8 Tips for Creating Compelling Nonprofit Job Postings
In the midst of the Great Reshuffle, it’s more important than ever to write job descriptions that truly capture what it’s like to work at your nonprofit, and what a candidate will need to thrive in the role. A laundry list of responsibilities and requirements won’t win hearts or minds, especially for candidates who are looking to move out of roles they’ve found unfilling.
If you have existing job description templates, taking an hour or two to review and adjust them now can save you time in the long run by helping your organization reduce turnover and repeat hiring. Here are eight things you can do to improve your current set.
1. Create a strong opener
Today’s candidates are looking at nearly twice as many job postings per application as they were two years ago. That means that if your job description doesn’t start strong, they may click away before they even get to the important parts.
It’s crucial to strike the right balance between compelling and concise. One way to do this is to make your introduction about your candidate first, allowing you to grab their attention before you start talking about your organization. Speak to readers directly by using “you” and “your” statements, rather than phrases like “the ideal candidate,” then hook candidates with your amazing mission.
Feeding America is one nonprofit that uses this approach to great effect. When hiring for an Innovation Manager, their job description opened by getting readers to picture themselves in a role where they could make a real difference, before zooming out to talk about the organization’s broader team and mission:
“Imagine a place where your talent can make a meaningful difference in people’s lives. Working at Feeding America is a uniquely rewarding experience in which our employees work together as vital parts of a much larger mission. We are innovative, mission-focused, diverse, collaborative, values-driven and focused on results.”
2. Go beyond words alone
Job descriptions can include more than just blocks of text and bullet points. Pictures, videos, and audio recordings can help you bring the role to life and showcase your nonprofit’s unique culture and powerful work, all while making your job posts incredibly memorable.
Consider linking to a video of an employee discussing how meaningful they find the work, or one of your leaders talking about your mission and how the new hire will contribute to it. Kiva, for example, features a video on its career page that addresses candidates on a more personal level and communicates the nonprofit’s mission and culture—from the friendly dogs in the office to the organization’s goal of creating a more equitable global financial system.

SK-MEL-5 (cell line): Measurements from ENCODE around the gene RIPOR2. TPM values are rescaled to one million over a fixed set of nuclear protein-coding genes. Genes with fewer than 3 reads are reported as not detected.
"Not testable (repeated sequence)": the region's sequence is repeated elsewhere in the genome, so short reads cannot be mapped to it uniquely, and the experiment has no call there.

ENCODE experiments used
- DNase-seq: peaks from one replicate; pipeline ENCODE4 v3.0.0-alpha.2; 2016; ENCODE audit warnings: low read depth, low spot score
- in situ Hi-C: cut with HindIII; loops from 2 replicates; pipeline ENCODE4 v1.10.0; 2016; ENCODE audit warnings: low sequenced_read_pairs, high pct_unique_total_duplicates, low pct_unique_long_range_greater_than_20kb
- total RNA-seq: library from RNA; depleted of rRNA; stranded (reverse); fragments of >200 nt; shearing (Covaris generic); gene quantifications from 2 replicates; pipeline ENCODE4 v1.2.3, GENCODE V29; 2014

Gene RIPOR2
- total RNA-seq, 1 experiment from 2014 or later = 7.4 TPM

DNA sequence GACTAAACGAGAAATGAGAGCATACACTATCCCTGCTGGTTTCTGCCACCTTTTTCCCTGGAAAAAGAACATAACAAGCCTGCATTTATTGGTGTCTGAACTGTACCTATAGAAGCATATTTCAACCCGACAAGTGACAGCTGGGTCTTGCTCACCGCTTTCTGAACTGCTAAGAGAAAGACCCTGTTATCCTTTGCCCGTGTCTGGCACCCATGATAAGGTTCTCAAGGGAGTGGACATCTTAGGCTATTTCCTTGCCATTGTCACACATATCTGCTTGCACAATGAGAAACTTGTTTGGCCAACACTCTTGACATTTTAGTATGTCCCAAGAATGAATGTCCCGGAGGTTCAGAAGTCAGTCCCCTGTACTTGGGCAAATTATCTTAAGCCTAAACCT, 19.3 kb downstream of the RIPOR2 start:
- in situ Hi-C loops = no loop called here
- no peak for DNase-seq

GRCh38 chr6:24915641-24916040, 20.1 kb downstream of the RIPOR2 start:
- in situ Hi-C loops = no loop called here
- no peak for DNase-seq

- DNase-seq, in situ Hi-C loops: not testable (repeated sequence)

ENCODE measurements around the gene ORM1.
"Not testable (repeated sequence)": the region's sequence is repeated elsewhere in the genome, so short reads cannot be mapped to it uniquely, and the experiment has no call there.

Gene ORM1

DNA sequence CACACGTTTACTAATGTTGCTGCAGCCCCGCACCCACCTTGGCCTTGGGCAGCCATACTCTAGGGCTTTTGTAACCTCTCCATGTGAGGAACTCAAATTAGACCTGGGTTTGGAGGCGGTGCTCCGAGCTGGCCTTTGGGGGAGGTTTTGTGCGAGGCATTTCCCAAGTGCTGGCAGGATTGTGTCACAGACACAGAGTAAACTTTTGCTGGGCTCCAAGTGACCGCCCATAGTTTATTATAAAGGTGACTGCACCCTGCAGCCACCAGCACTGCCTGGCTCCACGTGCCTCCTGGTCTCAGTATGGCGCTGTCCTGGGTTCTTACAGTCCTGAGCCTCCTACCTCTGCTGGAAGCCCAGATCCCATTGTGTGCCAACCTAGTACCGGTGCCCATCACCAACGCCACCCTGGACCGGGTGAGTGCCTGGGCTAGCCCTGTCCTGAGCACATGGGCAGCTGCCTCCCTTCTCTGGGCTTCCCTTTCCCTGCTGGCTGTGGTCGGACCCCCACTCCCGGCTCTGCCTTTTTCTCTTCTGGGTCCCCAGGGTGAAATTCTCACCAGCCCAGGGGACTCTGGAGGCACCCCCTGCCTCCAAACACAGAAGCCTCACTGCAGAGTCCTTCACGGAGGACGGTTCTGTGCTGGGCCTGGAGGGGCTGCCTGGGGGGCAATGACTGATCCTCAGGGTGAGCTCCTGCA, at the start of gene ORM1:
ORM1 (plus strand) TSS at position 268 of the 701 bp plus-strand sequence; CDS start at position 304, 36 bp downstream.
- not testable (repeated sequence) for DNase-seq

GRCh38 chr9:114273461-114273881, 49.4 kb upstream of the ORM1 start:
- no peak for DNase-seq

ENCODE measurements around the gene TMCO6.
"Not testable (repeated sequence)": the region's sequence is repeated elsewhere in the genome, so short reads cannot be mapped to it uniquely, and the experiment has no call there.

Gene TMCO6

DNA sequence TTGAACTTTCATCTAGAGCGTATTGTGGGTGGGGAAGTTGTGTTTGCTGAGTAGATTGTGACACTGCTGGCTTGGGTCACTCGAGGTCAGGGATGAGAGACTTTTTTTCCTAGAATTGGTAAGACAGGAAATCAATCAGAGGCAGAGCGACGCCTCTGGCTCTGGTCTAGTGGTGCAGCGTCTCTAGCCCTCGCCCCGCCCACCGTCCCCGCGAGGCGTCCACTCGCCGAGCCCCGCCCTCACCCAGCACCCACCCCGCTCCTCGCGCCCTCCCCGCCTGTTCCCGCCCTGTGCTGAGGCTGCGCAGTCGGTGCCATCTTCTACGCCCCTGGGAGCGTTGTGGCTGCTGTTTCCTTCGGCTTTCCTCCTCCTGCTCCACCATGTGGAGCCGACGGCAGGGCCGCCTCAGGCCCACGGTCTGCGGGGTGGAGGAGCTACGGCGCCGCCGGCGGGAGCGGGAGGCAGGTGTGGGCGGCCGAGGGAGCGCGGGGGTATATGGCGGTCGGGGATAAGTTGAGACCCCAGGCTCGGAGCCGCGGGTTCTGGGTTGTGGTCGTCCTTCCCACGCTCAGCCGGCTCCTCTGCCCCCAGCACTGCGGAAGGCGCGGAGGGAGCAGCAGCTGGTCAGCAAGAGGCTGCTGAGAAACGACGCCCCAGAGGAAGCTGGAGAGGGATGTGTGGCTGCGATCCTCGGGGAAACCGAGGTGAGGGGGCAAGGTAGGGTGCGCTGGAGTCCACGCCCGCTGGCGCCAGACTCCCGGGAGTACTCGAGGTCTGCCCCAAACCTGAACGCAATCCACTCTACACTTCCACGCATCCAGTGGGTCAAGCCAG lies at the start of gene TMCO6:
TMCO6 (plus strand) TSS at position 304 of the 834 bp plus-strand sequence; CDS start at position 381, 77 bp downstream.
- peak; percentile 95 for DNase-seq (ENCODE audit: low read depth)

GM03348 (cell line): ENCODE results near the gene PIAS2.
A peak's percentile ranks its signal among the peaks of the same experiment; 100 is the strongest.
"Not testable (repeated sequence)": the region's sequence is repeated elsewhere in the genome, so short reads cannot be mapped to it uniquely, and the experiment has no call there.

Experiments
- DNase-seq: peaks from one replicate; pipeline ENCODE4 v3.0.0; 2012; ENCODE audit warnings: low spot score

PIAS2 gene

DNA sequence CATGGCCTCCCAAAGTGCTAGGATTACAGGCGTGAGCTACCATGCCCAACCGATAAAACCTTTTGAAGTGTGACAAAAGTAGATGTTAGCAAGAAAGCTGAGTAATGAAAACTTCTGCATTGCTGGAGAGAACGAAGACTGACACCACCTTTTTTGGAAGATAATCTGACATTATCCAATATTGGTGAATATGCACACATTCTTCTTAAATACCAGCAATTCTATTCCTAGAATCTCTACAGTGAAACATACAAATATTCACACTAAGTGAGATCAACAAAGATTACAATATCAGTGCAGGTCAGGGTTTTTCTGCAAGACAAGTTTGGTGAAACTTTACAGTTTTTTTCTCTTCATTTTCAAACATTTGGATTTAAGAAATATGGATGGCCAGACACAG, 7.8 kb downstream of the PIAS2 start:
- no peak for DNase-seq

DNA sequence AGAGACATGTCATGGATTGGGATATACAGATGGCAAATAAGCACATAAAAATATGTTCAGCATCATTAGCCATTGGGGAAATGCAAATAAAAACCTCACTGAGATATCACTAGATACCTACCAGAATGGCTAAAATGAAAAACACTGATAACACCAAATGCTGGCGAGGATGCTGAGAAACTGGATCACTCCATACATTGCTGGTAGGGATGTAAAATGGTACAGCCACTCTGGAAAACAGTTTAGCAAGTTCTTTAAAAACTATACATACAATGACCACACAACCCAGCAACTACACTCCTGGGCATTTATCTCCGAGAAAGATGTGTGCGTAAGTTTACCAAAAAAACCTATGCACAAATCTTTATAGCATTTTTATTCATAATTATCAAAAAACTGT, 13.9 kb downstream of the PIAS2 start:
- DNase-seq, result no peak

While content like this will take some time and effort to create, it may be worthwhile for certain high-profile or high-volume positions that have large applicant pools. And once you’ve created a great piece of content, you can reuse it when hiring for countless more roles in the future!
3. Seek out feedback
The more authentic your job posts are, the more likely you’ll be to attract candidates who are an ideal match for your organization. And one of the best ways to test authenticity? Ask other employees to review your job descriptions and provide feedback.
This could include the person who currently holds the role, or other people on the team that the new hire will be joining. Is the picture you’re painting an accurate one? Is there anything about the role or team environment that you’re missing?
4. Tell real stories
Beyond asking employees for feedback, you can also weave their stories into your job posts to give candidates a real sense of what day-to-day life at your nonprofits is like. Hearing directly from the people who might be their future coworkers can leave candidates inspired and excited to apply.
Feature short quotes for employees, or gather concrete examples of past projects and successes that will pique candidates’ interest. Getting employees more involved in the hiring process may also boost their engagement and make them feel more connected to your organization.
5. Double check for biased language